During the initial funding period, our group identified the multifunctional Ca2+ and calmodulin-dependent protein kinase II (CaMKII) as a necessary signal for physiological, 'fight or flight', increases in heart rate. We showed that the cellular mechanisms for CaMKII actions on heart rate were related to increasing sarcoplasmic reticulum Ca2+ leak but independent of the If 'pacemaker'current. We also found that excessive CaMKII activation contributed to sinoatrial nodal (SAN) dysfunction (SND) under conditions of increased oxidative stress, by increasing SAN cell apoptosis. SND causes symptomatic bradycardia and sudden death, particularly in patients and animal models with hypertension or heart failure, conditions marked by hyper-activation of the renin-angiotensin II (Ang II) signaling axis and elevated reactive oxygen species (ROS). Taken together, our studies show that CaMKII is important for physiological heart rate increases, but excessive CaMKII activity promotes SND. This dual role of CaMKII as a physiological and pathological signal has important parallels in myocardial physiology, where CaMKII may support the force-frequency response, and in disease, where excessive oxidized CaMKII (ox-CaMKII) contributes to cardiomyopathy and arrhythmias. We interpret emergent evidence in SAN to suggest that CaMKII inhibition slows heart rate, while protecting against excessive bradycardia due to SND in high risk clinical settings, modeled in mice by Ang II infusion. Our data suggest that CaMKII inhibition could eventually serve as a single, non-surgical therapy for regulating heart rate and preventing SND in high-risk patients. Our overall guiding hypothesis for this competitive renewal application is that CaMKII regulation of SAN mitochondria enhances physiological feedback to match energy demand with ATP synthesis and enable fight or flight heart rate increases, but excessive CaMKII activity results in mitochondrial Ca2+ overload that promotes SAN cell death and SND. We will test this innovative and novel mechanistic hypothesis using the following specific aims:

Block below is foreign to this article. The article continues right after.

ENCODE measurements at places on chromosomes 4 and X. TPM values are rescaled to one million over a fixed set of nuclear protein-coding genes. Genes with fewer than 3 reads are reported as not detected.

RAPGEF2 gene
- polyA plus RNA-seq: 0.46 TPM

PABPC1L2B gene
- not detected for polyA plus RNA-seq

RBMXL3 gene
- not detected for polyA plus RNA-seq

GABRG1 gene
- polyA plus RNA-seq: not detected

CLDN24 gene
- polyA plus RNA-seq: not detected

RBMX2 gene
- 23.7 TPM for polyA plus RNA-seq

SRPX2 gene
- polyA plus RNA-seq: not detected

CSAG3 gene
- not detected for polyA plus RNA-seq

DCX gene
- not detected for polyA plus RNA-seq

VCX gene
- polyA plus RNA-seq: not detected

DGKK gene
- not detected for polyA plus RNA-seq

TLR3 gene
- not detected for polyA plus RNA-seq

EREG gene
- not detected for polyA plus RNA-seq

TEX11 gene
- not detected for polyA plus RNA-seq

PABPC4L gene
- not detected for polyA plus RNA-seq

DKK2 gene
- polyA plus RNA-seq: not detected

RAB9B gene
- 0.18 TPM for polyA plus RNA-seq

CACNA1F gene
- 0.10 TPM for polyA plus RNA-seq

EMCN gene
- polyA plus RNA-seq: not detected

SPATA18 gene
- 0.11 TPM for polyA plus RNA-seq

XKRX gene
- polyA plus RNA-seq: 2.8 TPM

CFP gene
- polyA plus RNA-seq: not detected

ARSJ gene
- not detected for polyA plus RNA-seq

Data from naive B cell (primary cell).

Aim 1 - Determine the role of mitochondrial CaMKII in SAN cell physiology and SND.
Aim 2 - Test the role of IMCU in SAN function and SND.
Aim 3 - Establish whether the MCU is a critical target for CaMKII effects on SAN physiology and SND.
Sinoatrial nodal (SAN) cardiac pacemaker failure is a significant cause of morbidity and mortality in the United States. We spend over 2 billion dollars on permanent, surgically-implanted pacemakers annually. Pacemakers are a successful but highly imperfect therapy that do not treat the underlying disease and are subject to mechanical failure, infection and require repetitive surgical replacement. Thus, improved, non-invasive therapies for SAN failure would produce important public health benefits for Americans. Our proposal focuses on the role of CaMKII as a central, but neglected, signal for inducing SAN disease.
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